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University of Utah Library Guides
All University of Utah libraries course and research guides, in one place.

Engineering-LEAP | Dale Larsen: Special: Historical Comparisons

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Books

Books, especially history books, can represent very large perspectives on events, eras, issues, and so forth.  One should intentionally read these as such and avoid coming to the conclusion that you have read it all in totality.  Even though they are heavily steeped in evidence (personal accounts, government documents, and other sources) it is impossible to present all the parts of a story, and should be read as a contribution to a larger conversation.

Library books are found at www.lib.utah.edu (usearch)

Assignment Element: Search for any book chapter about the history of your population/group published after 2007 and create 3 bits:
1. What is a question you could ask a member of your group based on what you found (below)?
2. A quote from the chapter agreeing with #1
3. An MLA citation of the article

 

Scholarly Articles

Scholarly articles, especially in the field of history, are not the overly generic and self-confident histories you read in text books -but rather are filled with evidence and many questions- almost as if they were part on ongoing conversation with other scholars and students like yourself!  This way of scholarship does rely heavily on evidence, like all scholarship, but is slow to come to all-encompassing conclusions and black and white statements.  This style prevents the conversation from coming to an end.

Links:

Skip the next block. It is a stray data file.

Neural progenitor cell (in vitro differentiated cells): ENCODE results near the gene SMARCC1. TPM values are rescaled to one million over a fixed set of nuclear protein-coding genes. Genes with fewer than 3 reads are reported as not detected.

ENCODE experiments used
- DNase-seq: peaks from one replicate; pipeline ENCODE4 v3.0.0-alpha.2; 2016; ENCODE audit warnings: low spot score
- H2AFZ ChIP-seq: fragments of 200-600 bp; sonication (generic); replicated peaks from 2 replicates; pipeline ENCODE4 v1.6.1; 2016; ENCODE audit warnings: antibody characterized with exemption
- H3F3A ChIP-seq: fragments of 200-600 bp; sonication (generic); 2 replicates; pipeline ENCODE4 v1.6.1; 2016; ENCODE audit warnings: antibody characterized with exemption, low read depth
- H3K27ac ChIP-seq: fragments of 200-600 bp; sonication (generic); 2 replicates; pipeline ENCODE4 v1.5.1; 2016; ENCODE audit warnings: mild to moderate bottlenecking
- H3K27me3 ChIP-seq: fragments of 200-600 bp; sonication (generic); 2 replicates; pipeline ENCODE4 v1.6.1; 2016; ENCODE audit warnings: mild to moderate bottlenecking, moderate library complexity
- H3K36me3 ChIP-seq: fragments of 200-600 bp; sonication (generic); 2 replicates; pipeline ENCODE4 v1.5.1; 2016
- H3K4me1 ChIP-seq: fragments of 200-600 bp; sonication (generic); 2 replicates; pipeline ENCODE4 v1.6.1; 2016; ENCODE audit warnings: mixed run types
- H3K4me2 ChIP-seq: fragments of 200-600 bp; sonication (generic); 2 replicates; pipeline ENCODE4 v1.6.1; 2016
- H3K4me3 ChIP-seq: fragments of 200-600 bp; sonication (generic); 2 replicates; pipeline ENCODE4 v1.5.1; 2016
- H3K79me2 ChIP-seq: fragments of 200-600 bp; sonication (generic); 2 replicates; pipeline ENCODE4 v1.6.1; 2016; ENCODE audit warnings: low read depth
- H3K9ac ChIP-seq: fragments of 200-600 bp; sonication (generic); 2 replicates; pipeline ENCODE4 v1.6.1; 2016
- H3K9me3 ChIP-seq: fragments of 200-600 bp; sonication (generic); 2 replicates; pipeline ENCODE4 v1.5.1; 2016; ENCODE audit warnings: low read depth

• Research Databases > A > America: History & Life
  • Research Databases > J > JSTOR (subj:history*)

*In JSTOR, you can search only history journals by going to their advanced search -scroll down to subjects and you can just search history (if that makes sense)

Assignment Element: Search for any article about the history of your population/group published after 2007 and create 3 bits:
1. What is a question you could ask a member of your group based on what you found (below)?
2. A quote from the article agreeing with #1
3. An MLA citation of the article

Newspaper Reporting

News journalists from the pre-internet era represented their constituency (the people they hoped would read their articles) and may reflect how a particular community or city felt about an issue or topic at the time.  Researchers often use historic newspapers to learn about life in a particular time, compare to a newer era, to re-examine statements of fact, (and your perspective is important -so you will too!)

Links:

www.lib.utah.edu > Research Databases (tab)  

  • Library Newspapers Database List
  • Los Angeles Times Archive
  • New York Times Historical Newspaper
  • ProQuest Historical Newspapers (3 titles)
  • San Francisco Chronicle Archive
  • Wall Street Journal Historical Newspaper

Assignment Element: Search for any article about your population/group published from 1975-1989 and create 3 bits:
1. What is a question you could ask a member of your group based on what you found (below)?
2. A quote from the article agreeing with #1
3. An MLA citation of the article

Learning Objectives

  • Students will be able to discuss differences of a modern or post-modern historical point-of-view.
  • Students will learn several scholarly methods of historical research (where the student is not a intruder/imposter; but an active participant).
  • Students will be able to discuss the idea of research as a "conversation" rather than a means to an end.
     

(Scholarship as conversation)"…(research) techniques... that are "anti-hierarchical, student-centered, promoting community and collaboration, validating experiential knowledge, discouraging passivity, and emphasizing well-being and self-actualization,"  students can identify where they came from and connect their past experiences and knowledge with their work and role in the academy." 


 

Carr and Meulemans. “Stranger in a Strange Land: Student-Scholar Identity as a Foundation for College-Level Research?” Framing Information Literacy: Teaching Grounded in Theory, Pedagogy, and Practice, vol. 5, Association of College and Research Libraries, 2018, pp. 467–77.
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